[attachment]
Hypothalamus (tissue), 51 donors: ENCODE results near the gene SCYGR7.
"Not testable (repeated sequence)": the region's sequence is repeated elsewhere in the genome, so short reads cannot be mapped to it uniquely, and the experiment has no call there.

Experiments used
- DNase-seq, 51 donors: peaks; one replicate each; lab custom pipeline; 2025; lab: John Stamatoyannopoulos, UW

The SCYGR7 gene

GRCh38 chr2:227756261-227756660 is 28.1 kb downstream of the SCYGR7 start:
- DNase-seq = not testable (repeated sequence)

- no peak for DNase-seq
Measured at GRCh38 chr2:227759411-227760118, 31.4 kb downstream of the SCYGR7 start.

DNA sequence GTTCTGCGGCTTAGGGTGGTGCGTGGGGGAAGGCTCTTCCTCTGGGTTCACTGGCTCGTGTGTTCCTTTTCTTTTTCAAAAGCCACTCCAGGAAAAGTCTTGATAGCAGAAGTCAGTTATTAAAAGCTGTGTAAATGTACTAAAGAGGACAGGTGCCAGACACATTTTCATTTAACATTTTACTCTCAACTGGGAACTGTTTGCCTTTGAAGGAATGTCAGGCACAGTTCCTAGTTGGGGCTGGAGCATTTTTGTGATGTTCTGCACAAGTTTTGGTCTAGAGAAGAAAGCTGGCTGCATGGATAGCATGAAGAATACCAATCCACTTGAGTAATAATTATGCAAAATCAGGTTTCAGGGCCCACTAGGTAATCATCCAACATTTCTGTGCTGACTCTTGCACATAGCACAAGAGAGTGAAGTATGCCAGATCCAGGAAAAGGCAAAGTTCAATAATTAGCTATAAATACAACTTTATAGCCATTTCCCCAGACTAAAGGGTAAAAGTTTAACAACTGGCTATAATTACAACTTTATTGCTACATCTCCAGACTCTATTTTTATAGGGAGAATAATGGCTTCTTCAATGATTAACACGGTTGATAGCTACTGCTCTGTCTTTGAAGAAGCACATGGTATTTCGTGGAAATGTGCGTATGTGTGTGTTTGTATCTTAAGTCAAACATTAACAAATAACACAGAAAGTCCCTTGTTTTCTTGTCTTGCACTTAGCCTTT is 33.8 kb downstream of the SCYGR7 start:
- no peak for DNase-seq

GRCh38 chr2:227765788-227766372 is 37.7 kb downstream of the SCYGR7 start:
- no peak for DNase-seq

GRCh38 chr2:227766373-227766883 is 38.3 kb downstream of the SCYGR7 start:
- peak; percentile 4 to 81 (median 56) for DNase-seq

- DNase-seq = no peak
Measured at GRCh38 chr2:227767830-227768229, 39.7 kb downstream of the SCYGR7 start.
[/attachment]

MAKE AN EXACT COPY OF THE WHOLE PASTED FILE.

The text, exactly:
Hypothalamus (tissue), 51 donors: ENCODE results near the gene SCYGR7.
"Not testable (repeated sequence)": the region's sequence is repeated elsewhere in the genome, so short reads cannot be mapped to it uniquely, and the experiment has no call there.

Experiments used
- DNase-seq, 51 donors: peaks; one replicate each; lab custom pipeline; 2025; lab: John Stamatoyannopoulos, UW

The SCYGR7 gene

GRCh38 chr2:227756261-227756660 is 28.1 kb downstream of the SCYGR7 start:
- DNase-seq = not testable (repeated sequence)

- no peak for DNase-seq
Measured at GRCh38 chr2:227759411-227760118, 31.4 kb downstream of the SCYGR7 start.

DNA sequence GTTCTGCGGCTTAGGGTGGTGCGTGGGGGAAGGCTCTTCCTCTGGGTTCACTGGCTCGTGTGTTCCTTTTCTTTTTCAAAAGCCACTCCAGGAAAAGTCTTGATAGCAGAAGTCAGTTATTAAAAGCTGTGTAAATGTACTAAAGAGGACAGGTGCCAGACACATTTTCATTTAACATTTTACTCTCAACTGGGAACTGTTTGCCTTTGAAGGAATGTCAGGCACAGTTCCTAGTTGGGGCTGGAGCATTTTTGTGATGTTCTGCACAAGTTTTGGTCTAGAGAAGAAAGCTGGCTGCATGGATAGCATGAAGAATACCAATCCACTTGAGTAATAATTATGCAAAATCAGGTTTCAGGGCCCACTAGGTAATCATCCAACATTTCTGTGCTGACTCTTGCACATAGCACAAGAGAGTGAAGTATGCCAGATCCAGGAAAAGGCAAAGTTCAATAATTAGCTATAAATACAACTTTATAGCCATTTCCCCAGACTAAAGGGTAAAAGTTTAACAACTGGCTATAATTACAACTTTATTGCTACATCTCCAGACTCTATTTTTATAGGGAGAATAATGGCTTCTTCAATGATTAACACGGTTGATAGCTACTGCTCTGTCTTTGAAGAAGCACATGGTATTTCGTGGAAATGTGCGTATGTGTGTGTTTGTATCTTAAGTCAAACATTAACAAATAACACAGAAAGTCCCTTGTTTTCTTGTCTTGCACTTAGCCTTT is 33.8 kb downstream of the SCYGR7 start:
- no peak for DNase-seq

GRCh38 chr2:227765788-227766372 is 37.7 kb downstream of the SCYGR7 start:
- no peak for DNase-seq

GRCh38 chr2:227766373-227766883 is 38.3 kb downstream of the SCYGR7 start:
- peak; percentile 4 to 81 (median 56) for DNase-seq

- DNase-seq = no peak
Measured at GRCh38 chr2:227767830-227768229, 39.7 kb downstream of the SCYGR7 start.